Sales of reconditioned vehicles have boomed in the country in recent times on the back of increased auto-loan facilities from financial institutions, business insiders have said.
Some 9,461 cars have been sold in the country in the first five months (July-November) of the current fiscal year 2017-18, while the figure was 20,149 units in FY 2016-17, according to available data.
Traders are hopeful of the rising trend to continue in the coming days.
They said enhanced purchasing power of the customers, necessity of a private vehicle in the face of poorly managed public transport system and continuous development of road network are also helping the market grow.
However, sector insiders said it was high time the government bring necessary change in policy to import more hybrid cars for the sake of environment.
They added nearly 90 per cent of the country's private cars is reconditioned vehicles mostly imported from Japan. Of those, more than 80 per cent cars is manufactured by Toyota.
The sector has gradually been growing since FY 2013-14 after a sluggish growth in the two previous fiscal years, according to data with the Bangladesh Reconditioned Vehicles Importers and Dealers Association (BARVIDA).
A total of 198, 23 9,588 and 7,353 reconditioned cars were imported to the country in the fiscal years 2010-11, 2011-12, and 2012-13 respectively.
In the FY 2013-14, traders imported 14,427 vehicles in the country, which is a 96 per cent growth compared with the FY 2012-13.
Some 17,055 cars were imported in FY 2014-15, growing by18 per cent from the corresponding period.
Reconditioned vehicle importers brought 19,467 vehicles in the FY 2015-16, up by or 14 per cent or 2,412 units from those of imported in the previous fiscal.
In the last FY 2016-17, a total of 20,149 cars were imported, which is slightly higher than the previous year.
When contacted, the BARVIDA president Md Habib Ullah Dawn said that the reconditioned car market has been growing well in recent years.
Mentioning the availability of auto-loan in recent times as one of the key factors for the growth, he said: "At present, 70 to 80 per cent of the customers buys cars with financial support from auto-loan providers."
The amount of credit ceiling is still fixed at 50:50 ratios, he said, adding: "But I think authorities should allow lenders to provide 80 per cent of the price to facilitate financing a private car."
In some countries, auto-loan providers finance the amount equivalent to the price, he said.
Sources said the lenders provided auto-loan at 10 per cent interest rate on an average. The rate was more than 15 per cent two years ago.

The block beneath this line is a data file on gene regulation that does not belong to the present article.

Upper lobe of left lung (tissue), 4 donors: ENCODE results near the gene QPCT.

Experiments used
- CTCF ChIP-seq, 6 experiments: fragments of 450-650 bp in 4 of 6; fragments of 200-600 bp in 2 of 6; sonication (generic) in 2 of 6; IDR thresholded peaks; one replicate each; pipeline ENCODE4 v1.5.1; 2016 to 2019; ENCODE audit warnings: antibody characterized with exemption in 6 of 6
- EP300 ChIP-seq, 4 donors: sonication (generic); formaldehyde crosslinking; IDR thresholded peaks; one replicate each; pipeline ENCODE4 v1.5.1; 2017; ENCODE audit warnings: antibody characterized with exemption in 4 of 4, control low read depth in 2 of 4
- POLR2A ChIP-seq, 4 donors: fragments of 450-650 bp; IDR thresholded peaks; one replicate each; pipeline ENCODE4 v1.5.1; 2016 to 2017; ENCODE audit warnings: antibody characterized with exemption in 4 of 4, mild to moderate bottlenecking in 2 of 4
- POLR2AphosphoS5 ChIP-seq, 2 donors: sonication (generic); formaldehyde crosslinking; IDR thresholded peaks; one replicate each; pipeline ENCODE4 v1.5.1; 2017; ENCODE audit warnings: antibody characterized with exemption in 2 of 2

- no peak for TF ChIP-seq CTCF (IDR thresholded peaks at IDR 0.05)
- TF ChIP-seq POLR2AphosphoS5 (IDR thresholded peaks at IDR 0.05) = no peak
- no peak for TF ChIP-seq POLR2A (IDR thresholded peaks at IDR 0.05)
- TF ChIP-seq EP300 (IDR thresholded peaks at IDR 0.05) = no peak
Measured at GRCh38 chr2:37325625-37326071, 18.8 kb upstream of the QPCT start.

Underscoring the need for policy support to import more hybrid cars, the BARVIDA president said developed countries were moving away from manufacturing traditional cars run on fossil-fuel.
"European companies will manufacture only hybrid and electric cars after 2030 instead of fossil-fuel-running ones at present for the sake of environmental protection," he said.
The government should adopt a policy directing the financial institutes to provide auto-loan for hybrid and electric cars at an affordable interest rate of around 7.0 per cent from 'green fund' considering the environment, the BARVIDA chief said.
The government has allowed importing hybrid cars since last July, whereas other countries have been using such modern eco-friendly technology more than a decade ago.
"The government should decrease the import cost and redefine the first duty slab to 1-1,800 CC from the existing 1-1,600 CC to facilitate importing more hybrid cars," he said.
Hybrid cars manufactured in Japan are usually of 1,800 CC capacity, and there are more options in the 1,800 CC range, he said.
Sources said a vehicle owner must register with the government authority immediately after cars were brought to the country.
According to Bangladesh Road Transport Authority (BRTA), a total of 327,487 private cars were registered in the country until October 2017.
Some 18,946 private passenger cars were registered in the country until October of the last calendar year, of which, 17,011 were registered only in Dhaka metro area, the BRTA data revealed.
Sources said a good number of cars are sold from the showrooms located at the city's Kakrail and Naya Paltan area.
When contacted, Managing Director (MD) of Haq's Bay Automobiles, Abdul Haque said: "The middle class has no alternative to buying a private car to ensure the safety on road, as the public transport system is failing to satisfy the need," he said.
He also said the highest-selling models are Premio, Allion and Axio sedan cars manufactured by Toyota.
Mr Haque expected the sales to pick up if the political condition in the country remained stable.
General Manager of Reaz Motors limited, Saif Habib Raffel said reconditioned car market was greatly diversified.
The price of a vehicle depends on a wide range of factors including brand, type of car, engine capacity (CC), year of manufacture etc.
For example, a 1500 CC Toyota Allion of 2011 is selling at Tk 1.58 million in the country, he said, adding, on an average, a new model of the series was sold at around Tk 2.4 million.
"You can buy a Toyota Vitz of 1000 CC of 2011 at Tk 1.1 million as the least-cost car in the present market," he added.